On the other hand, under pressure from the likes of Romney and McCain, Clinton can expect to be asked a lot about Iraq in coming days, and she'll have to find an answer strong enough to fit someone who titled her memoir Hard Choices.

Of course, Iraq is an old problem for Clinton. Heading into the 2008 presidential campaign, she tried to atone for her vote in favor by becoming one of the Senate's more vocal antiwar voices, opposing the surge and voting to block it in a bill that didn't gain cloture. Later, she said that while the increased troops had helped improve security temporarily, the surge ultimately "failed" in its broader goals.

In a different move that now looks more prescient, she in August of 2007 called on the Iraqi Parliament to replace al-Maliki with "a less divisive and more unifying figure," prompting an angry response from the leader.

Now, her response to the situation in the country is dependent on the man who wielded her Iraq policy against her six years ago. As a Democrat and one of Obama's top foreign-policy officials, the strength of her foreign policy record—and by extension, her raison d'etre for a White House bid—rides on the success of Obama's.

The addition of yet another "wicked" problem to his docket, even one he may not bear responsibility for creating and solving, doesn't help.

Stay up-to-date with federal news alerts and analysis — Sign up for GovExec's email newsletters.
FROM OUR SPONSORS
JOIN THE DISCUSSION
Close [ x ] More from GovExec
 
 

Thank you for subscribing to newsletters from GovExec.com.
We think these reports might interest you:

  • Sponsored by G Suite

    Cross-Agency Teamwork, Anytime and Anywhere

    Dan McCrae, director of IT service delivery division, National Oceanic and Atmospheric Administration (NOAA)

    Download
  • Data-Centric Security vs. Database-Level Security

    Database-level encryption had its origins in the 1990s and early 2000s in response to very basic risks which largely revolved around the theft of servers, backup tapes and other physical-layer assets. As noted in Verizon’s 2014, Data Breach Investigations Report (DBIR)1, threats today are far more advanced and dangerous.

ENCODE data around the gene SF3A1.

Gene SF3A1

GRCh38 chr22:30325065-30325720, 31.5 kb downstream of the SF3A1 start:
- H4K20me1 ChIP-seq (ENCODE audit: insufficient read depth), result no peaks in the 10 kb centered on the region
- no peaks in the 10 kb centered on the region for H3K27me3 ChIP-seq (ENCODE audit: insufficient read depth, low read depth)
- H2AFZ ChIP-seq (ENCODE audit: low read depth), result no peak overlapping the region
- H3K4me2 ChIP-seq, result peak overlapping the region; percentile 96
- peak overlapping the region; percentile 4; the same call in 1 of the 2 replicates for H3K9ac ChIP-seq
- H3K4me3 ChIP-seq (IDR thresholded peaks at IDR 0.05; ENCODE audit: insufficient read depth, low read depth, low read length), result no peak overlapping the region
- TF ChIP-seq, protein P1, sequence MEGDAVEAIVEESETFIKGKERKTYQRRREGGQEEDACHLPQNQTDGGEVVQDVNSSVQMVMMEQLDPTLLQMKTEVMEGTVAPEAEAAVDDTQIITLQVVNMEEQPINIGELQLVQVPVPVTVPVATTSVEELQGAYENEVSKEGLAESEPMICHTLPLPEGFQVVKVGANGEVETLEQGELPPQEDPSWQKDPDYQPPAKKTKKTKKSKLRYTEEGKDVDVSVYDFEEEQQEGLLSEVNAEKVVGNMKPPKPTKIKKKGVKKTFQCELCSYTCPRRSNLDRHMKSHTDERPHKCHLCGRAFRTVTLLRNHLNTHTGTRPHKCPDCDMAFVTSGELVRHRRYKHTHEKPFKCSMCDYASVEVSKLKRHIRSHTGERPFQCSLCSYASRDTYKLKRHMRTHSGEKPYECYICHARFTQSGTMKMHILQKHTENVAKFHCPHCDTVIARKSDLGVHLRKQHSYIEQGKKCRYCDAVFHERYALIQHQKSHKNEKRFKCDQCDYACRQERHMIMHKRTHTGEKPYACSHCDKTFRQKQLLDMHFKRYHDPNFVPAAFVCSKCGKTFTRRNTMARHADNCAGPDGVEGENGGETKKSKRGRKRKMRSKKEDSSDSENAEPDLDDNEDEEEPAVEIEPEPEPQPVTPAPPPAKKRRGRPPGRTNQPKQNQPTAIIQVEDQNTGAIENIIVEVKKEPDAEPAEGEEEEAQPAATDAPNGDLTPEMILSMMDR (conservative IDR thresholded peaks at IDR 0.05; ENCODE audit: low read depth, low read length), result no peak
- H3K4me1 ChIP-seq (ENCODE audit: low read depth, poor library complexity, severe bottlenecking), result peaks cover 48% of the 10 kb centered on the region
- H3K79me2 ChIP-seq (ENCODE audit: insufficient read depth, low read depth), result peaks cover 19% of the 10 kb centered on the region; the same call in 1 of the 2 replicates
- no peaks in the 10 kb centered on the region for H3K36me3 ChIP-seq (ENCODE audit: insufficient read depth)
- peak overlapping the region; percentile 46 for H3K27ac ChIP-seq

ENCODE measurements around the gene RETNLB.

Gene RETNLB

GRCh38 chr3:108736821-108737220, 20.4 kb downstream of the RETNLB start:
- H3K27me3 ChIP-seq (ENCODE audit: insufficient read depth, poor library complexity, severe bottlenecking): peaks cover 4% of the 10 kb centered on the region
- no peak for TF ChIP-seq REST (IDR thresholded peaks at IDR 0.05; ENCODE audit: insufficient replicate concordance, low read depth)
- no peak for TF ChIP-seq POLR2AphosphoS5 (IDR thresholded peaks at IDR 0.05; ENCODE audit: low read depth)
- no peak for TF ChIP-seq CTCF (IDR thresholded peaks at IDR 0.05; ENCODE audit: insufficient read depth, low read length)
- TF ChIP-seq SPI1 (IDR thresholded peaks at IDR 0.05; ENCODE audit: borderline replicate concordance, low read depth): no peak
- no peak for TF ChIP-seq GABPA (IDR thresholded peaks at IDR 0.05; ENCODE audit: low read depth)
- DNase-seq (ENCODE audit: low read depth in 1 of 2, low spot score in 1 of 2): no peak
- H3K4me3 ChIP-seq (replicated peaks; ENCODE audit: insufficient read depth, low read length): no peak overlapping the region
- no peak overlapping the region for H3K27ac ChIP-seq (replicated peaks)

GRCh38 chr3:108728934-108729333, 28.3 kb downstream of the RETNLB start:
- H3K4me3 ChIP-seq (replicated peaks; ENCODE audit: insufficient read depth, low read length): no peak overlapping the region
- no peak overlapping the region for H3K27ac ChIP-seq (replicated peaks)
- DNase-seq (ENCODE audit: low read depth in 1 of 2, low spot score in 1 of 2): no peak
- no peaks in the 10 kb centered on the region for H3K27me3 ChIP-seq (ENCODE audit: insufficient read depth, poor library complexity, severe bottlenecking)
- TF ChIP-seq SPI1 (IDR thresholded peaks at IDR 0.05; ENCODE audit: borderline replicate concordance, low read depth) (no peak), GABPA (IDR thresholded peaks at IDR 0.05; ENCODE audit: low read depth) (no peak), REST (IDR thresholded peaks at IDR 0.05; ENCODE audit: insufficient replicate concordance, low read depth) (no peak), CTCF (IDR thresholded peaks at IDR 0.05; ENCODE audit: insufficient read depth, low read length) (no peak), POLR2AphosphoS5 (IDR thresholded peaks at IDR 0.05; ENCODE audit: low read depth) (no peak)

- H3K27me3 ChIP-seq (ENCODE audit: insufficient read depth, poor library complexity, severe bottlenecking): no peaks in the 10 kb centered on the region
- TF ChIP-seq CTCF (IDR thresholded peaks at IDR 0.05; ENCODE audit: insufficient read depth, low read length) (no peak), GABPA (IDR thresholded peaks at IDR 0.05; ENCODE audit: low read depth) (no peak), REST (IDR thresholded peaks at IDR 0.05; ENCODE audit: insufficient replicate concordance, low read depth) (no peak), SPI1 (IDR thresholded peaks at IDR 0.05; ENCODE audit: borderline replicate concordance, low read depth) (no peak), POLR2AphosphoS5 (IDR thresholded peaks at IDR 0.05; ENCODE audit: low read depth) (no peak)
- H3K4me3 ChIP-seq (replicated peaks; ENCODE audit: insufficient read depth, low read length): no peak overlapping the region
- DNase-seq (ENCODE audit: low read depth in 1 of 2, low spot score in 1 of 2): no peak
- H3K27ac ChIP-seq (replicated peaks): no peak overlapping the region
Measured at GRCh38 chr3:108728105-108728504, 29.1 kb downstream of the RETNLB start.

Download
  • Federal IT Applications: Assessing Government's Core Drivers

    In order to better understand the current state of external and internal-facing agency workplace applications, Government Business Council (GBC) and Riverbed undertook an in-depth research study of federal employees. Overall, survey findings indicate that federal IT applications still face a gamut of challenges with regard to quality, reliability, and performance management.

    Download
  • PIV- I And Multifactor Authentication: The Best Defense for Federal Government Contractors

    This white paper explores NIST SP 800-171 and why compliance is critical to federal government contractors, especially those that work with the Department of Defense, as well as how leveraging PIV-I credentialing with multifactor authentication can be used as a defense against cyberattacks

    Download
  • Toward A More Innovative Government

    This research study aims to understand how state and local leaders regard their agency’s innovation efforts and what they are doing to overcome the challenges they face in successfully implementing these efforts.

    Download
  • From Volume to Value: UK’s NHS Digital Provides U.S. Healthcare Agencies A Roadmap For Value-Based Payment Models

    The U.S. healthcare industry is rapidly moving away from traditional fee-for-service models and towards value-based purchasing that reimburses physicians for quality of care in place of frequency of care.

    Download
  • GBC Flash Poll: Is Your Agency Safe?

    Federal leaders weigh in on the state of information security

    Download

When you download a report, your information may be shared with the underwriters of that document.